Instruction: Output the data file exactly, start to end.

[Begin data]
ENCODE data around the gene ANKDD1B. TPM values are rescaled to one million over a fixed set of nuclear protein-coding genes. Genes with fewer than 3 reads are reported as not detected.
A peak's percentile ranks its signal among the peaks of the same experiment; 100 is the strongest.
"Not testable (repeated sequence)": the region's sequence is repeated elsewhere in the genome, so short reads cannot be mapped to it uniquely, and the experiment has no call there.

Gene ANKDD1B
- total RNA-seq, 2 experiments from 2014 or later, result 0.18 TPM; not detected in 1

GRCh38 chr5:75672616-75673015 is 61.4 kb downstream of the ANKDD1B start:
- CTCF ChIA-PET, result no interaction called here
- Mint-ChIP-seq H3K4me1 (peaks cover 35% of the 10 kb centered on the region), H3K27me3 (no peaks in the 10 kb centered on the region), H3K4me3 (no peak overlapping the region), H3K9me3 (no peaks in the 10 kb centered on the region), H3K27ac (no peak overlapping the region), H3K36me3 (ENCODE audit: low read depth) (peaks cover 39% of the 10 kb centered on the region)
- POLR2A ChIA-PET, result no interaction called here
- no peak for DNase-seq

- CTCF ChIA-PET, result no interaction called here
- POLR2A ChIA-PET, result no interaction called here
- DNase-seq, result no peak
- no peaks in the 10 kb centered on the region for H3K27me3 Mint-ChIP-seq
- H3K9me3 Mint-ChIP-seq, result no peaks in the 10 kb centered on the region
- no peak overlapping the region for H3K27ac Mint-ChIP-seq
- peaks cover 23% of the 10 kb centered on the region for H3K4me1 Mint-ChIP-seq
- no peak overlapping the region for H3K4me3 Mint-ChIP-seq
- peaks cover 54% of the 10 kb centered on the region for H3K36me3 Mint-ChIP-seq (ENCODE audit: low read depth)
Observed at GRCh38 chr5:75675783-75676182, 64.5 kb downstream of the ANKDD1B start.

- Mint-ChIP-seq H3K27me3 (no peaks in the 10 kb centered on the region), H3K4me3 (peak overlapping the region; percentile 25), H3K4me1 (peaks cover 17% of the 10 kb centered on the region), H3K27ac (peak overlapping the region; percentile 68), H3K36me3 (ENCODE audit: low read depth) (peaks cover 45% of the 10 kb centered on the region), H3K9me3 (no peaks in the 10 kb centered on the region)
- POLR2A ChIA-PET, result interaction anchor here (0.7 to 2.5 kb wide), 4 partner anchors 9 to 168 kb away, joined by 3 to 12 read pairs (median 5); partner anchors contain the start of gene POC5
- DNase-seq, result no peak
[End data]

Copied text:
ENCODE data around the gene ANKDD1B. TPM values are rescaled to one million over a fixed set of nuclear protein-coding genes. Genes with fewer than 3 reads are reported as not detected.
A peak's percentile ranks its signal among the peaks of the same experiment; 100 is the strongest.
"Not testable (repeated sequence)": the region's sequence is repeated elsewhere in the genome, so short reads cannot be mapped to it uniquely, and the experiment has no call there.

Gene ANKDD1B
- total RNA-seq, 2 experiments from 2014 or later, result 0.18 TPM; not detected in 1

GRCh38 chr5:75672616-75673015 is 61.4 kb downstream of the ANKDD1B start:
- CTCF ChIA-PET, result no interaction called here
- Mint-ChIP-seq H3K4me1 (peaks cover 35% of the 10 kb centered on the region), H3K27me3 (no peaks in the 10 kb centered on the region), H3K4me3 (no peak overlapping the region), H3K9me3 (no peaks in the 10 kb centered on the region), H3K27ac (no peak overlapping the region), H3K36me3 (ENCODE audit: low read depth) (peaks cover 39% of the 10 kb centered on the region)
- POLR2A ChIA-PET, result no interaction called here
- no peak for DNase-seq

- CTCF ChIA-PET, result no interaction called here
- POLR2A ChIA-PET, result no interaction called here
- DNase-seq, result no peak
- no peaks in the 10 kb centered on the region for H3K27me3 Mint-ChIP-seq
- H3K9me3 Mint-ChIP-seq, result no peaks in the 10 kb centered on the region
- no peak overlapping the region for H3K27ac Mint-ChIP-seq
- peaks cover 23% of the 10 kb centered on the region for H3K4me1 Mint-ChIP-seq
- no peak overlapping the region for H3K4me3 Mint-ChIP-seq
- peaks cover 54% of the 10 kb centered on the region for H3K36me3 Mint-ChIP-seq (ENCODE audit: low read depth)
Observed at GRCh38 chr5:75675783-75676182, 64.5 kb downstream of the ANKDD1B start.

- Mint-ChIP-seq H3K27me3 (no peaks in the 10 kb centered on the region), H3K4me3 (peak overlapping the region; percentile 25), H3K4me1 (peaks cover 17% of the 10 kb centered on the region), H3K27ac (peak overlapping the region; percentile 68), H3K36me3 (ENCODE audit: low read depth) (peaks cover 45% of the 10 kb centered on the region), H3K9me3 (no peaks in the 10 kb centered on the region)
- POLR2A ChIA-PET, result interaction anchor here (0.7 to 2.5 kb wide), 4 partner anchors 9 to 168 kb away, joined by 3 to 12 read pairs (median 5); partner anchors contain the start of gene POC5
- DNase-seq, result no peak